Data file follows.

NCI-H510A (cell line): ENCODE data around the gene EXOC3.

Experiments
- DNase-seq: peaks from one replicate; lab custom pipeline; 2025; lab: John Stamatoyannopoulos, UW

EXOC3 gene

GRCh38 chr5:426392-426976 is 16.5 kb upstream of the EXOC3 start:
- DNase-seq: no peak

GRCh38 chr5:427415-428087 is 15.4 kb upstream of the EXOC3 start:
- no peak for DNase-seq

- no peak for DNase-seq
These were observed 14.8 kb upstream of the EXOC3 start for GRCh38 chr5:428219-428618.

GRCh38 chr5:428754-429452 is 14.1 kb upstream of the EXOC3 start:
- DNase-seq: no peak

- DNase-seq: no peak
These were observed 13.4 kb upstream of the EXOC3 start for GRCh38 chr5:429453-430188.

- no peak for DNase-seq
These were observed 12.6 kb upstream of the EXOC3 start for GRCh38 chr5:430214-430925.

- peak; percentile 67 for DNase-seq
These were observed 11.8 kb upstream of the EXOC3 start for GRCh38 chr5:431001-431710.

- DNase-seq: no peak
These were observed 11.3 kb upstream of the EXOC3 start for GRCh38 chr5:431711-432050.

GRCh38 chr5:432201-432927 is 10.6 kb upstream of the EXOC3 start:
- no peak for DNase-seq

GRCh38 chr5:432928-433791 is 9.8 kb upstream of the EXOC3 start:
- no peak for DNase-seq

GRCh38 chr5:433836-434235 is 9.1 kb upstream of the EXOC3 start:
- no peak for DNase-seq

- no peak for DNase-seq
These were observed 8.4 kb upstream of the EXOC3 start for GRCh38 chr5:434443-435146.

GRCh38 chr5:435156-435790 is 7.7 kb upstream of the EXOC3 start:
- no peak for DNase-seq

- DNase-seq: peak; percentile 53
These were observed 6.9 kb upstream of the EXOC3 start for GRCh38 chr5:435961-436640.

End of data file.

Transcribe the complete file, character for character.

NCI-H510A (cell line): ENCODE data around the gene EXOC3.

Experiments
- DNase-seq: peaks from one replicate; lab custom pipeline; 2025; lab: John Stamatoyannopoulos, UW

EXOC3 gene

GRCh38 chr5:426392-426976 is 16.5 kb upstream of the EXOC3 start:
- DNase-seq: no peak

GRCh38 chr5:427415-428087 is 15.4 kb upstream of the EXOC3 start:
- no peak for DNase-seq

- no peak for DNase-seq
These were observed 14.8 kb upstream of the EXOC3 start for GRCh38 chr5:428219-428618.

GRCh38 chr5:428754-429452 is 14.1 kb upstream of the EXOC3 start:
- DNase-seq: no peak

- DNase-seq: no peak
These were observed 13.4 kb upstream of the EXOC3 start for GRCh38 chr5:429453-430188.

- no peak for DNase-seq
These were observed 12.6 kb upstream of the EXOC3 start for GRCh38 chr5:430214-430925.

- peak; percentile 67 for DNase-seq
These were observed 11.8 kb upstream of the EXOC3 start for GRCh38 chr5:431001-431710.

- DNase-seq: no peak
These were observed 11.3 kb upstream of the EXOC3 start for GRCh38 chr5:431711-432050.

GRCh38 chr5:432201-432927 is 10.6 kb upstream of the EXOC3 start:
- no peak for DNase-seq

GRCh38 chr5:432928-433791 is 9.8 kb upstream of the EXOC3 start:
- no peak for DNase-seq

GRCh38 chr5:433836-434235 is 9.1 kb upstream of the EXOC3 start:
- no peak for DNase-seq

- no peak for DNase-seq
These were observed 8.4 kb upstream of the EXOC3 start for GRCh38 chr5:434443-435146.

GRCh38 chr5:435156-435790 is 7.7 kb upstream of the EXOC3 start:
- no peak for DNase-seq

- DNase-seq: peak; percentile 53
These were observed 6.9 kb upstream of the EXOC3 start for GRCh38 chr5:435961-436640.